Quintessenz creates stunning rainbow installation of mesh material on the island of Paxos

Credits: Jewgeni Roppel / Quintessenz

When Hannover and Berlin-based artists Thomas Granseuer and Tomislav Topic, otherwise known as Quintessenz, were scouting for a location for their next installation, they came across a 400-year old ruin in the little village of Kagatika in Paxos.

Deciding it was the perfect backdrop, they used a mesh material in 120 different colours with each layer seemingly bursting from the ruined building's former windows. Called Kagkatika's Secret, it was created as part of the Paxos Contemporary Art Project.

"The work unfolds in an approximately 400-year-old ruin and forms a unique contrast," says Tomislav. "It is detached from the usual city bustle and is not in competition with glaring lights or obtrusive advertising. The wind and the sunlight make the installation appear like a digital body in the real world. It forms the interface between analogue and digital, between today and then and between old and new.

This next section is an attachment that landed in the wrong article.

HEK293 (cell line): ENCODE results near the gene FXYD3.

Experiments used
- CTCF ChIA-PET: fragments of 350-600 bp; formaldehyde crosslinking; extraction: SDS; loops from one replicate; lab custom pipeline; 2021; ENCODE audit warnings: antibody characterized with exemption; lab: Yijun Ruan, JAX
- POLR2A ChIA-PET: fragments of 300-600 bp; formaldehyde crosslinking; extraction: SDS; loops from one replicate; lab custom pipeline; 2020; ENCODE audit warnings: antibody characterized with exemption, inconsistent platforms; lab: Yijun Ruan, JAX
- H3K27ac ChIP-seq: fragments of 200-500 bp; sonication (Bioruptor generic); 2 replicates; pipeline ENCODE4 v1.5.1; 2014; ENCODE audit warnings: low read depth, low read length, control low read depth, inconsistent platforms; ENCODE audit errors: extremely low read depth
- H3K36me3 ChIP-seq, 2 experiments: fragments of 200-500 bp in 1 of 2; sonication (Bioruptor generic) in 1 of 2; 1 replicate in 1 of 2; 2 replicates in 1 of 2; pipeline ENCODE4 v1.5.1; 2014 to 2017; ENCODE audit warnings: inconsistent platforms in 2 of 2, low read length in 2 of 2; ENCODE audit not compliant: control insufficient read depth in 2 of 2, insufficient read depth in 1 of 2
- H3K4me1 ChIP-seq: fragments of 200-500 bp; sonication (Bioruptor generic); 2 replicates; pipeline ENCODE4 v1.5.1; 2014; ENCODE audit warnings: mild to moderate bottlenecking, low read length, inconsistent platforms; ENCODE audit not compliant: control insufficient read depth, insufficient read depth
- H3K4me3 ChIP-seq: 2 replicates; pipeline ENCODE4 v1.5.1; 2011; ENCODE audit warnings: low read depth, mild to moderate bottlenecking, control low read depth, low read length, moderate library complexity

"The great contrast makes the installation look almost unreal, as soon as the wind settles in the layers and the sunlight underlines the colours even more, it seems as if there is only one place for this installation. This, in turn, the contrast fits in and creates exciting synergies."

Credits: Jewgeni Roppel / Quintessenz

Credits: Jewgeni Roppel / Quintessenz

Credits: Jewgeni Roppel / Quintessenz

Credits: Jewgeni Roppel / Quintessenz

Credits: Jewgeni Roppel / Quintessenz

Credits: Jewgeni Roppel / Quintessenz

Credits: Jewgeni Roppel / Quintessenz

Credits: Jewgeni Roppel / Quintessenz

Credits: Jewgeni Roppel / Quintessenz

Credits: Jewgeni Roppel / Quintessenz

Credits: Jewgeni Roppel / Quintessenz

Credits: Jewgeni Roppel / Quintessenz